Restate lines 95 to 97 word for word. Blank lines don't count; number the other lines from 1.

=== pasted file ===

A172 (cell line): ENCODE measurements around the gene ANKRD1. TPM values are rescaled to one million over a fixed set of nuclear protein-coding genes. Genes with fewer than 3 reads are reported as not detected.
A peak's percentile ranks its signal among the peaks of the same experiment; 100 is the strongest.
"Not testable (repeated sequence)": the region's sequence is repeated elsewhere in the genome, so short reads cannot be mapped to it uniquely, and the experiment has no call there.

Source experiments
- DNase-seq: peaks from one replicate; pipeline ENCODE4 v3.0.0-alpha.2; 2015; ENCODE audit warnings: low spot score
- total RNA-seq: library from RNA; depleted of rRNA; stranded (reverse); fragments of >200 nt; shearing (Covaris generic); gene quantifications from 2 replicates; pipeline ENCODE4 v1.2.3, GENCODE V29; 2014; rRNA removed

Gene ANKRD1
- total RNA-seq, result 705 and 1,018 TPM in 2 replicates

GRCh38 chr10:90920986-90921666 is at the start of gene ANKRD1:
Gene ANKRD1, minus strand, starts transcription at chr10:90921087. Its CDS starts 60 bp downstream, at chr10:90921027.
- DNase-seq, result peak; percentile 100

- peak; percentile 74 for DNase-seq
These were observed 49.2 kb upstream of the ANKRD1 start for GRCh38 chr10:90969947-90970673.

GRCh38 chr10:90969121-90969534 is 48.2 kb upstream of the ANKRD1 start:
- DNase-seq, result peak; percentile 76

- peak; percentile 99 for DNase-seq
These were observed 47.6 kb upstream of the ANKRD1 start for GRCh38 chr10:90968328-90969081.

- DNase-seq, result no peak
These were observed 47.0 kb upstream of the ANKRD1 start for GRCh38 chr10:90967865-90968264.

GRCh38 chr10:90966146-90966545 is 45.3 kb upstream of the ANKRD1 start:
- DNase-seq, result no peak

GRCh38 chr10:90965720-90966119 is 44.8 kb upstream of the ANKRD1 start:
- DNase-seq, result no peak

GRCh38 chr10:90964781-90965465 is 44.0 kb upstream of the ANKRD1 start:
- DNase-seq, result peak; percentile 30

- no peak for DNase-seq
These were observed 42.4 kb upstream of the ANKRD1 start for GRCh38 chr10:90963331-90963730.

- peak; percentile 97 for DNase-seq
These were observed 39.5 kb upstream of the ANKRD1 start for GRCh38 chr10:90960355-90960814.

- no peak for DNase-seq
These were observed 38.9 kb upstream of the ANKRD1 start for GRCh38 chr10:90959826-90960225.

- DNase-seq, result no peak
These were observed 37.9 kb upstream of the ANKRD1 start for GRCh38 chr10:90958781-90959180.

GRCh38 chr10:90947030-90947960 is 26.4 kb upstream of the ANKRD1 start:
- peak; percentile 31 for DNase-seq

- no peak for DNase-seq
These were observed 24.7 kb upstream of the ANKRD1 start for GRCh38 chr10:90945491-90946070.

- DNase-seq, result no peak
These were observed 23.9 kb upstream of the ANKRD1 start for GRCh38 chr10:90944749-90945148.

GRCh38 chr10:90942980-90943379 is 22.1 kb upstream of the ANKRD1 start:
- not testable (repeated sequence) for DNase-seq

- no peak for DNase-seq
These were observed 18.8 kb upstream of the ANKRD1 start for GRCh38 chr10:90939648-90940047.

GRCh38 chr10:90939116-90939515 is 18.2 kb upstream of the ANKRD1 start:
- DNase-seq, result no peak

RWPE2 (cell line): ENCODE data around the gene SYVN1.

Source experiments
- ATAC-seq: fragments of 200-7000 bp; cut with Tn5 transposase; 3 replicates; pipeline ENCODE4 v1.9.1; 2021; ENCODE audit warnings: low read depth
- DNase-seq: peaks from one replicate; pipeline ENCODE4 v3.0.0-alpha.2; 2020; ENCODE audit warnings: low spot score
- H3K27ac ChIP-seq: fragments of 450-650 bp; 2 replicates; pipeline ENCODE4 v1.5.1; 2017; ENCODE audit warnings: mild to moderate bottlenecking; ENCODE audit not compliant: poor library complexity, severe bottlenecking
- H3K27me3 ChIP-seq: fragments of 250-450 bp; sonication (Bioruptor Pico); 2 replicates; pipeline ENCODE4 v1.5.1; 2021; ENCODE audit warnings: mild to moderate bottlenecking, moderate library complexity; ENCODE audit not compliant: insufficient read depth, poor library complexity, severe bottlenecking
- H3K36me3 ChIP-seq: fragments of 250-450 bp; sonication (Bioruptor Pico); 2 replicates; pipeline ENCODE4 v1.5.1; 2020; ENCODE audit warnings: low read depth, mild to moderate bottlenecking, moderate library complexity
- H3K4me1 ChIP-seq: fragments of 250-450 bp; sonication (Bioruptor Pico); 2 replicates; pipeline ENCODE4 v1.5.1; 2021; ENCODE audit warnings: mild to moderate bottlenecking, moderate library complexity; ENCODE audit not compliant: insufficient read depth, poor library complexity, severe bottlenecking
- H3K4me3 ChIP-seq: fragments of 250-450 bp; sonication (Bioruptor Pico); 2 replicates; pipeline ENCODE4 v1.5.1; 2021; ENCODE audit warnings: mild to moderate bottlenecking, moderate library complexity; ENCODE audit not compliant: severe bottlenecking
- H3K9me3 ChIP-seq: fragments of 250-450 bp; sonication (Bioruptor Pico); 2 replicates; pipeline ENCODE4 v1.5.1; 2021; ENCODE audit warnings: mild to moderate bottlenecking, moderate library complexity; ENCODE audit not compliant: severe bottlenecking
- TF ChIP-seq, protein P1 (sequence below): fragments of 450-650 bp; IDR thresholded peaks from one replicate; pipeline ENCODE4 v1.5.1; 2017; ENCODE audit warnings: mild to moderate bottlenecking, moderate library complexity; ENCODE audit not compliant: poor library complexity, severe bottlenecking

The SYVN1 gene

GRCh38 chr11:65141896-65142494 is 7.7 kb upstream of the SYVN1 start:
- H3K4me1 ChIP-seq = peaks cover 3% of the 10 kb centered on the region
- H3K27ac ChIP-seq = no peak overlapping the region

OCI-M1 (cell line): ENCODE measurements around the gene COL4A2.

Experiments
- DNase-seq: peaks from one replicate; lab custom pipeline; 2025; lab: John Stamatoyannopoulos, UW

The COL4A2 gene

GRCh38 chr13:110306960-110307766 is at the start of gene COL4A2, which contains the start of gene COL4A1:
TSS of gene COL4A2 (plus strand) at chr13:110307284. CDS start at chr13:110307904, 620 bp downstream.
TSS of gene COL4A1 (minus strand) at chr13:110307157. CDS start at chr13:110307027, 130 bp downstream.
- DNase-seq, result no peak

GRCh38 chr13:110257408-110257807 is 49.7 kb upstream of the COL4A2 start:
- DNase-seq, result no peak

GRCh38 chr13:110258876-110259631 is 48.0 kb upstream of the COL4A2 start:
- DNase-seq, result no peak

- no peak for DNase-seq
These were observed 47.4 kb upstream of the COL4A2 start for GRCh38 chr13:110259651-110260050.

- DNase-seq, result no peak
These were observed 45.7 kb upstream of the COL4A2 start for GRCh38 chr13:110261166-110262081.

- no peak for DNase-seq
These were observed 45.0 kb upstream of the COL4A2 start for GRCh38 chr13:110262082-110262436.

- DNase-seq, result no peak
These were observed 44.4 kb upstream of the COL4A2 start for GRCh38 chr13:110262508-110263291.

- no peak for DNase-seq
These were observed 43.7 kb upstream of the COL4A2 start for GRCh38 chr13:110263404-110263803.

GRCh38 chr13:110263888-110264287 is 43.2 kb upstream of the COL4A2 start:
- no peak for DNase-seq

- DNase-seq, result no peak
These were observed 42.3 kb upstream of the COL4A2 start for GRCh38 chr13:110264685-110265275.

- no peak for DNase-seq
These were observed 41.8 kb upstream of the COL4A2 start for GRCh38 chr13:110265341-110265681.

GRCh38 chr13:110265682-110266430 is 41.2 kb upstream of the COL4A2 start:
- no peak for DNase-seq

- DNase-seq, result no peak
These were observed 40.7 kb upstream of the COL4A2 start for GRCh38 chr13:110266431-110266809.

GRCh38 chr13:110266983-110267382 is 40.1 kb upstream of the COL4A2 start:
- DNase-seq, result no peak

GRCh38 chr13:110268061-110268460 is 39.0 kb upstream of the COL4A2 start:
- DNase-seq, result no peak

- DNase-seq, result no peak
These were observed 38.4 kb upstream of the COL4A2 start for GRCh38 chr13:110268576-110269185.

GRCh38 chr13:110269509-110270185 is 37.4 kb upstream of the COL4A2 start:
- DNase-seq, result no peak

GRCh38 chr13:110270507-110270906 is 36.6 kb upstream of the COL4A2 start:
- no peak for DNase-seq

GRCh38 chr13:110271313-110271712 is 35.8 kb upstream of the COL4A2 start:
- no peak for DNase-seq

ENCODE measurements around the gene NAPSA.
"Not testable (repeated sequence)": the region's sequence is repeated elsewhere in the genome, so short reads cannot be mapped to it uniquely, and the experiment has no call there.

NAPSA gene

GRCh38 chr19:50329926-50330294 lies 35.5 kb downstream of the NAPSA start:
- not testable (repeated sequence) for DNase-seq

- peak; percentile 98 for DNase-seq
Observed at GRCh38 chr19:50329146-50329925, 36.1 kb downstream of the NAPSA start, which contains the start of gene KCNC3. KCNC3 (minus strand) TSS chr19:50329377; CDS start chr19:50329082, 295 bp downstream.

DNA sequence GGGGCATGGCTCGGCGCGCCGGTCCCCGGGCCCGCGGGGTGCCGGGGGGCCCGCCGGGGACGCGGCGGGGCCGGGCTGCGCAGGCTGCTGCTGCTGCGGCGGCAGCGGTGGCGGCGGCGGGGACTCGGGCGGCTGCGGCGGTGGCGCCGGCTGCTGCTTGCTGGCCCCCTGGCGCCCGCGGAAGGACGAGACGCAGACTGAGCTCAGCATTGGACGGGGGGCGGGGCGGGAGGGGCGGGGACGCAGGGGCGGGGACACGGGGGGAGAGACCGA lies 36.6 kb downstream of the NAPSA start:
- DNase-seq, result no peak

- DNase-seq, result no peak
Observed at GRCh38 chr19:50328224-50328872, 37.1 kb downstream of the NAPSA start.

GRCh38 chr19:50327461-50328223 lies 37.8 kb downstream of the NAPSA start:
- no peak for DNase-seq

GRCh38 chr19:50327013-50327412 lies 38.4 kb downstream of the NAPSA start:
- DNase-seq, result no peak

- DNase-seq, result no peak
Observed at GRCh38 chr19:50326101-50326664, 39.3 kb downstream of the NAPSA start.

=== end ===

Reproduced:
GRCh38 chr13:110268061-110268460 is 39.0 kb upstream of the COL4A2 start:
- DNase-seq, result no peak

- DNase-seq, result no peak